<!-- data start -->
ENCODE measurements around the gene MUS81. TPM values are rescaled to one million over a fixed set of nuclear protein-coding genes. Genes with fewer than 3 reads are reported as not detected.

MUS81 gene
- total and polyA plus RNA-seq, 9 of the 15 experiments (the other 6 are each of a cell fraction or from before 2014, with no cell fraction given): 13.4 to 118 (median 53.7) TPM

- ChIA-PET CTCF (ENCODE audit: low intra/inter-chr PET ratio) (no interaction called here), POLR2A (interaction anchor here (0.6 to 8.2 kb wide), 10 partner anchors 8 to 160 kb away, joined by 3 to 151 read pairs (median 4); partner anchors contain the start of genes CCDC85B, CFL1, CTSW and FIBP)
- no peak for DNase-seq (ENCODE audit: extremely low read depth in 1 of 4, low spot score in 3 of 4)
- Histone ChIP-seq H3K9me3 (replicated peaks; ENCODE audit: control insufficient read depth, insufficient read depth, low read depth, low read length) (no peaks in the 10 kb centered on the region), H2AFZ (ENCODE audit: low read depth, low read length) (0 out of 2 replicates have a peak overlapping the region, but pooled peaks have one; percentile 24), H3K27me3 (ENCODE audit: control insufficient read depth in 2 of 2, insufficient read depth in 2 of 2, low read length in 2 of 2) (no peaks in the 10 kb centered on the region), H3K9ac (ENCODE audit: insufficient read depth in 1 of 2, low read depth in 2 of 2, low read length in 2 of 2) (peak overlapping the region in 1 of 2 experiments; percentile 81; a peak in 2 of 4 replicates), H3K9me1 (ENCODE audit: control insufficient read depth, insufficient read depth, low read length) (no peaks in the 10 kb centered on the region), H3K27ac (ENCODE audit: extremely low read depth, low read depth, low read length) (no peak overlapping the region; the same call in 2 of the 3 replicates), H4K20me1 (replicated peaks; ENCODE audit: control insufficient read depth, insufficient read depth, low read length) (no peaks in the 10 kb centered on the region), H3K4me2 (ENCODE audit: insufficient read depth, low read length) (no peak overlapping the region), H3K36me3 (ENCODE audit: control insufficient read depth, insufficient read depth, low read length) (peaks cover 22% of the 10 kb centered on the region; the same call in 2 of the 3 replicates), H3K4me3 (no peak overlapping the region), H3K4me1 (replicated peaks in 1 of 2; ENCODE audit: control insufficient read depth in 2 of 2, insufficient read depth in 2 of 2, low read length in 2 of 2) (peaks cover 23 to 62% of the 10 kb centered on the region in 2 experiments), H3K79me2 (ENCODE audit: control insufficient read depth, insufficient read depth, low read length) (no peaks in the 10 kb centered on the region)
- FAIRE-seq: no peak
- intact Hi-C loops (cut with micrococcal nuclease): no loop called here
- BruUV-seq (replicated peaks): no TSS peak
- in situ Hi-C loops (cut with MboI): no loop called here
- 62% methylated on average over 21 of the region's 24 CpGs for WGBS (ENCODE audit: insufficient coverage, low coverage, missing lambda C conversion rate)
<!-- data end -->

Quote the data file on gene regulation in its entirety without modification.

ENCODE measurements around the gene MUS81. TPM values are rescaled to one million over a fixed set of nuclear protein-coding genes. Genes with fewer than 3 reads are reported as not detected.

MUS81 gene
- total and polyA plus RNA-seq, 9 of the 15 experiments (the other 6 are each of a cell fraction or from before 2014, with no cell fraction given): 13.4 to 118 (median 53.7) TPM

- ChIA-PET CTCF (ENCODE audit: low intra/inter-chr PET ratio) (no interaction called here), POLR2A (interaction anchor here (0.6 to 8.2 kb wide), 10 partner anchors 8 to 160 kb away, joined by 3 to 151 read pairs (median 4); partner anchors contain the start of genes CCDC85B, CFL1, CTSW and FIBP)
- no peak for DNase-seq (ENCODE audit: extremely low read depth in 1 of 4, low spot score in 3 of 4)
- Histone ChIP-seq H3K9me3 (replicated peaks; ENCODE audit: control insufficient read depth, insufficient read depth, low read depth, low read length) (no peaks in the 10 kb centered on the region), H2AFZ (ENCODE audit: low read depth, low read length) (0 out of 2 replicates have a peak overlapping the region, but pooled peaks have one; percentile 24), H3K27me3 (ENCODE audit: control insufficient read depth in 2 of 2, insufficient read depth in 2 of 2, low read length in 2 of 2) (no peaks in the 10 kb centered on the region), H3K9ac (ENCODE audit: insufficient read depth in 1 of 2, low read depth in 2 of 2, low read length in 2 of 2) (peak overlapping the region in 1 of 2 experiments; percentile 81; a peak in 2 of 4 replicates), H3K9me1 (ENCODE audit: control insufficient read depth, insufficient read depth, low read length) (no peaks in the 10 kb centered on the region), H3K27ac (ENCODE audit: extremely low read depth, low read depth, low read length) (no peak overlapping the region; the same call in 2 of the 3 replicates), H4K20me1 (replicated peaks; ENCODE audit: control insufficient read depth, insufficient read depth, low read length) (no peaks in the 10 kb centered on the region), H3K4me2 (ENCODE audit: insufficient read depth, low read length) (no peak overlapping the region), H3K36me3 (ENCODE audit: control insufficient read depth, insufficient read depth, low read length) (peaks cover 22% of the 10 kb centered on the region; the same call in 2 of the 3 replicates), H3K4me3 (no peak overlapping the region), H3K4me1 (replicated peaks in 1 of 2; ENCODE audit: control insufficient read depth in 2 of 2, insufficient read depth in 2 of 2, low read length in 2 of 2) (peaks cover 23 to 62% of the 10 kb centered on the region in 2 experiments), H3K79me2 (ENCODE audit: control insufficient read depth, insufficient read depth, low read length) (no peaks in the 10 kb centered on the region)
- FAIRE-seq: no peak
- intact Hi-C loops (cut with micrococcal nuclease): no loop called here
- BruUV-seq (replicated peaks): no TSS peak
- in situ Hi-C loops (cut with MboI): no loop called here
- 62% methylated on average over 21 of the region's 24 CpGs for WGBS (ENCODE audit: insufficient coverage, low coverage, missing lambda C conversion rate)